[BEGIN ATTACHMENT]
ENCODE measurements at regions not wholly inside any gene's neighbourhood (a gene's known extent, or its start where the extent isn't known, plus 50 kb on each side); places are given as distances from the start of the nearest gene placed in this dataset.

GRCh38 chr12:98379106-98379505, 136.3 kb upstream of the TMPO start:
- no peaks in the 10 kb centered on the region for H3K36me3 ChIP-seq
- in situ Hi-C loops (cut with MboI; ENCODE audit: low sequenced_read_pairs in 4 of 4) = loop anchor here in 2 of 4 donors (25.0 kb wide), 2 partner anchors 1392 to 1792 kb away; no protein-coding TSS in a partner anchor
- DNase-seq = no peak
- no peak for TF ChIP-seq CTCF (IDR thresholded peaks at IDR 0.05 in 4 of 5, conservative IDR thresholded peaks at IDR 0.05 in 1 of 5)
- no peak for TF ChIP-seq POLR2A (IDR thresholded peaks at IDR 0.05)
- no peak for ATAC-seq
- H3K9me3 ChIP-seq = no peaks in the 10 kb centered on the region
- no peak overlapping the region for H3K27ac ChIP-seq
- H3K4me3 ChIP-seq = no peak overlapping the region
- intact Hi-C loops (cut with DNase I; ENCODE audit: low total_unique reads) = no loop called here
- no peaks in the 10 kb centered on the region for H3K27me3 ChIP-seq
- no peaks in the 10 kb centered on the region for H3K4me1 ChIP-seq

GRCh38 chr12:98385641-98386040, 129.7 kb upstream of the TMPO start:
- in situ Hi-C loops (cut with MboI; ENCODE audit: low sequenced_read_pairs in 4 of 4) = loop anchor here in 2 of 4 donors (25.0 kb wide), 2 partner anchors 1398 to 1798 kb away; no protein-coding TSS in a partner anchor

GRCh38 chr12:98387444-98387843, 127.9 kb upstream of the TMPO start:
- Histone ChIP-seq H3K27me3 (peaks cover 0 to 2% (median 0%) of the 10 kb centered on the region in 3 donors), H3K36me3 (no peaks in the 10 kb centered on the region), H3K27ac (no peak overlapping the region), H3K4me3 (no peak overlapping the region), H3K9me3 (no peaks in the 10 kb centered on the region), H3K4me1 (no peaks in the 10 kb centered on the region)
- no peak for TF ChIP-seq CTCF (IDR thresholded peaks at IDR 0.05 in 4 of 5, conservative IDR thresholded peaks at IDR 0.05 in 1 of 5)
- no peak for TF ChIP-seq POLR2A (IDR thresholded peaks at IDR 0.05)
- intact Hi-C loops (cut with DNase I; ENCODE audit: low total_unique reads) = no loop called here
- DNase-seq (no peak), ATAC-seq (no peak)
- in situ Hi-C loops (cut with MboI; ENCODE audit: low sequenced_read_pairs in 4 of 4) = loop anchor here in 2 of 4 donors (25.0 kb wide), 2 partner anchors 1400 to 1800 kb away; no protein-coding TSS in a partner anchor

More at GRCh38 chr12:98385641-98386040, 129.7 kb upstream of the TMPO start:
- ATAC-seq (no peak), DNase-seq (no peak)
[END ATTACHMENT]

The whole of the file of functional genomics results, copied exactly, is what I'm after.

ENCODE measurements at regions not wholly inside any gene's neighbourhood (a gene's known extent, or its start where the extent isn't known, plus 50 kb on each side); places are given as distances from the start of the nearest gene placed in this dataset.

GRCh38 chr12:98379106-98379505, 136.3 kb upstream of the TMPO start:
- no peaks in the 10 kb centered on the region for H3K36me3 ChIP-seq
- in situ Hi-C loops (cut with MboI; ENCODE audit: low sequenced_read_pairs in 4 of 4) = loop anchor here in 2 of 4 donors (25.0 kb wide), 2 partner anchors 1392 to 1792 kb away; no protein-coding TSS in a partner anchor
- DNase-seq = no peak
- no peak for TF ChIP-seq CTCF (IDR thresholded peaks at IDR 0.05 in 4 of 5, conservative IDR thresholded peaks at IDR 0.05 in 1 of 5)
- no peak for TF ChIP-seq POLR2A (IDR thresholded peaks at IDR 0.05)
- no peak for ATAC-seq
- H3K9me3 ChIP-seq = no peaks in the 10 kb centered on the region
- no peak overlapping the region for H3K27ac ChIP-seq
- H3K4me3 ChIP-seq = no peak overlapping the region
- intact Hi-C loops (cut with DNase I; ENCODE audit: low total_unique reads) = no loop called here
- no peaks in the 10 kb centered on the region for H3K27me3 ChIP-seq
- no peaks in the 10 kb centered on the region for H3K4me1 ChIP-seq

GRCh38 chr12:98385641-98386040, 129.7 kb upstream of the TMPO start:
- in situ Hi-C loops (cut with MboI; ENCODE audit: low sequenced_read_pairs in 4 of 4) = loop anchor here in 2 of 4 donors (25.0 kb wide), 2 partner anchors 1398 to 1798 kb away; no protein-coding TSS in a partner anchor

GRCh38 chr12:98387444-98387843, 127.9 kb upstream of the TMPO start:
- Histone ChIP-seq H3K27me3 (peaks cover 0 to 2% (median 0%) of the 10 kb centered on the region in 3 donors), H3K36me3 (no peaks in the 10 kb centered on the region), H3K27ac (no peak overlapping the region), H3K4me3 (no peak overlapping the region), H3K9me3 (no peaks in the 10 kb centered on the region), H3K4me1 (no peaks in the 10 kb centered on the region)
- no peak for TF ChIP-seq CTCF (IDR thresholded peaks at IDR 0.05 in 4 of 5, conservative IDR thresholded peaks at IDR 0.05 in 1 of 5)
- no peak for TF ChIP-seq POLR2A (IDR thresholded peaks at IDR 0.05)
- intact Hi-C loops (cut with DNase I; ENCODE audit: low total_unique reads) = no loop called here
- DNase-seq (no peak), ATAC-seq (no peak)
- in situ Hi-C loops (cut with MboI; ENCODE audit: low sequenced_read_pairs in 4 of 4) = loop anchor here in 2 of 4 donors (25.0 kb wide), 2 partner anchors 1400 to 1800 kb away; no protein-coding TSS in a partner anchor

More at GRCh38 chr12:98385641-98386040, 129.7 kb upstream of the TMPO start:
- ATAC-seq (no peak), DNase-seq (no peak)